domains has been observed. (S)-NS1209 adopts a novel binding mode, including hydrogen bonding to Tyr450 and Gly451 of D1. Parts of (S)-NS1209 occupy new areas of the GluR2 ligand-binding cleft, and bind near residues that are not conserved among receptor subtypes. The affinities of (RS)-NS1209 at the Glu....... The thermodynamics of binding of the antagonists (S)-NS1209, DNQX and (S)-ATPO to the GluR2 ligand-binding core have been determined by displacement isothermal titration calorimetry. The displacement of (S)-glutamate by all antagonists was shown to be driven by enthalpy....

  11. Proteomics Core

    Data.gov (United States)

    Federal Laboratory Consortium — Proteomics Core is the central resource for mass spectrometry based proteomics within the NHLBI. The Core staff help collaborators design proteomics experiments in a...

  12. Research of natural resources saving by design studies of Pressurized Light Water Reactors and High Conversion PWR cores with mixed oxide fuels composed of thorium/uranium/plutonium

    International Nuclear Information System (INIS)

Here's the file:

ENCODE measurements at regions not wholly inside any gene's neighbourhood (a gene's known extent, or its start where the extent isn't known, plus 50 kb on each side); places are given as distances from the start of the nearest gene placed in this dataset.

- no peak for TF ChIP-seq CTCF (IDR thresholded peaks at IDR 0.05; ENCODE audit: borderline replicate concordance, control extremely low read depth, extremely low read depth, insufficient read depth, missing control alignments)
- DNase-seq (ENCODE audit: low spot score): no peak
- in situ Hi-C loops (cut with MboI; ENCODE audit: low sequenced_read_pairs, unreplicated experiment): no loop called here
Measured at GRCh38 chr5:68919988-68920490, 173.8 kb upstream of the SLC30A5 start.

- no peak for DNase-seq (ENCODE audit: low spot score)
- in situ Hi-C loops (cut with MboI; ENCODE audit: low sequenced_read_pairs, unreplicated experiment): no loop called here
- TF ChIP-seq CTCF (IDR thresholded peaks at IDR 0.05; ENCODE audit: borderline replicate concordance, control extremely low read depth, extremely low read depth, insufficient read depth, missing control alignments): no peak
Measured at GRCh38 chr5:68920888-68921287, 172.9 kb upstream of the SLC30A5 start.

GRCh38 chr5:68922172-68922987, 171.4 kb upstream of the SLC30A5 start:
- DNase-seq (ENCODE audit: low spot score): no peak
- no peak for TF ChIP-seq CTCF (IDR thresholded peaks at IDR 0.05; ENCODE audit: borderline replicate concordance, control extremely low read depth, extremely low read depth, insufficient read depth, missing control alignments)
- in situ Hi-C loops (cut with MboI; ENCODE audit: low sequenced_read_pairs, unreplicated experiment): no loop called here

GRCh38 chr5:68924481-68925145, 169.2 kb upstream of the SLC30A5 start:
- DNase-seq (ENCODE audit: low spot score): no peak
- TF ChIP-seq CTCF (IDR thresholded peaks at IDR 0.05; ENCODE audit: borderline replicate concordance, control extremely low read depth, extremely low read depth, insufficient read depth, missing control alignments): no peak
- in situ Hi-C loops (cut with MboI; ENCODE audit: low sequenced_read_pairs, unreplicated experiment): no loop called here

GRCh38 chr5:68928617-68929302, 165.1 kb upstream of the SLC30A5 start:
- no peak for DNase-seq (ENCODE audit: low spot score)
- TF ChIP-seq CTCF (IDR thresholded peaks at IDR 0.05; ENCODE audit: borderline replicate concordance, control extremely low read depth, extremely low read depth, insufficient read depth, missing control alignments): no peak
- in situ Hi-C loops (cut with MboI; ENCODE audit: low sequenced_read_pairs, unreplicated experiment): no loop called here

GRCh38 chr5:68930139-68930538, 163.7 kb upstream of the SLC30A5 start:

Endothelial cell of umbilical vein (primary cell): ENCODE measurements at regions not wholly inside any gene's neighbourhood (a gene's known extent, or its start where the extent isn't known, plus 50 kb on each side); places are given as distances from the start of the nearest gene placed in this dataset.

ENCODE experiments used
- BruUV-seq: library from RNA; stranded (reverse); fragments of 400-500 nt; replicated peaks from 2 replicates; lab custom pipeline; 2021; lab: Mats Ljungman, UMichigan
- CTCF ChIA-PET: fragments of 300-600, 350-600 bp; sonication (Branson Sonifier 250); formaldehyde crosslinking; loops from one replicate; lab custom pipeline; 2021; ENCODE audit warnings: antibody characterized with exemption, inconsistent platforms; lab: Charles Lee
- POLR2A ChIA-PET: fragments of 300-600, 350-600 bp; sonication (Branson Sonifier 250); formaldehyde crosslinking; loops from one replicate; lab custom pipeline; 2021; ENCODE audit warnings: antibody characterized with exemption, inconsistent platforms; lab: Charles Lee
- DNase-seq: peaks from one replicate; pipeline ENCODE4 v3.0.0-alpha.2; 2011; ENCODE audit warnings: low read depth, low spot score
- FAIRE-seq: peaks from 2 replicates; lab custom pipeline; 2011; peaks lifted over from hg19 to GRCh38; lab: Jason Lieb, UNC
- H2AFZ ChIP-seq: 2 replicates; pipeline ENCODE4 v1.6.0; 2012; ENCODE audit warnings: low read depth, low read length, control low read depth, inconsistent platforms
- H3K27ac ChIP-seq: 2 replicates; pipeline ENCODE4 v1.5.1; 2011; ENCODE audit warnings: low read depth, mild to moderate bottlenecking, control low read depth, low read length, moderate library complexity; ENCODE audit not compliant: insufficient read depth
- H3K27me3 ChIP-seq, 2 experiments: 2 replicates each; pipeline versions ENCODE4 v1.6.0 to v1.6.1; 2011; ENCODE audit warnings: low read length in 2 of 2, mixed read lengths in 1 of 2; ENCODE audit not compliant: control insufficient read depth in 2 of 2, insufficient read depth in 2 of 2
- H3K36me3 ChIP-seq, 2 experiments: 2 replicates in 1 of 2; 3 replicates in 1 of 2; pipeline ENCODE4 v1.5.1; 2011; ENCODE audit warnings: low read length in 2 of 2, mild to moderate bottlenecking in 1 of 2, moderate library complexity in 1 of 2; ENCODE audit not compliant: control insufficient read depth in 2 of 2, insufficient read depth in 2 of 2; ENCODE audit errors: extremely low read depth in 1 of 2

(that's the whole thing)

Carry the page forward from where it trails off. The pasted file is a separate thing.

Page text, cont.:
Vallet, V.

    2012-01-01

    Within the framework of innovative neutronic conception of Pressurized Light Water Reactors (PWR) of 3. generation, saving of natural resources is of paramount importance for sustainable nuclear energy production. This study consists in the one hand to design high Conversion Reactors exploiting mixed oxide fuels composed of thorium/uranium/plutonium, and in the other hand, to elaborate multi-recycling strategies of both plutonium and 233 U, in order to maximize natural resources economy. This study has two main objectives: first the design of High Conversion PWR (HCPWR) with mixed oxide fuels composed of thorium/uranium/plutonium, and secondly the setting up of multi-recycling strategies of both plutonium and 233 U, to better natural resources economy. The approach took place in four stages. Two ways of introducing thorium into PWR have been identified: the first is with low moderator to fuel volume ratios (MR) and ThPuO 2 fuel, and the second is with standard or high MR and ThUO 2 fuel. The first way led to the design of under-moderated HCPWR following the criteria of high 233 U production and low plutonium consumption. This second step came up with two specific concepts, from which multi-recycling strategies have been elaborated. The exclusive production and recycling of 233 U inside HCPWR limits the annual economy of natural uranium to approximately 30%. It was brought to light that the strong need in plutonium in the HCPWR dedicated to 233 U production is the limiting factor. That is why it was eventually proposed to study how the production of 233 U within PWR (with standard MR), from 2020. It was shown that the anticipated production of 233 U in dedicated PWR relaxes the constraint on plutonium inventories and favours the transition toward a symbiotic reactor fleet composed of both PWR and HCPWR loaded with thorium fuel. This strategy is more adapted and leads to an annual economy of natural uranium of about 65%. (author) [fr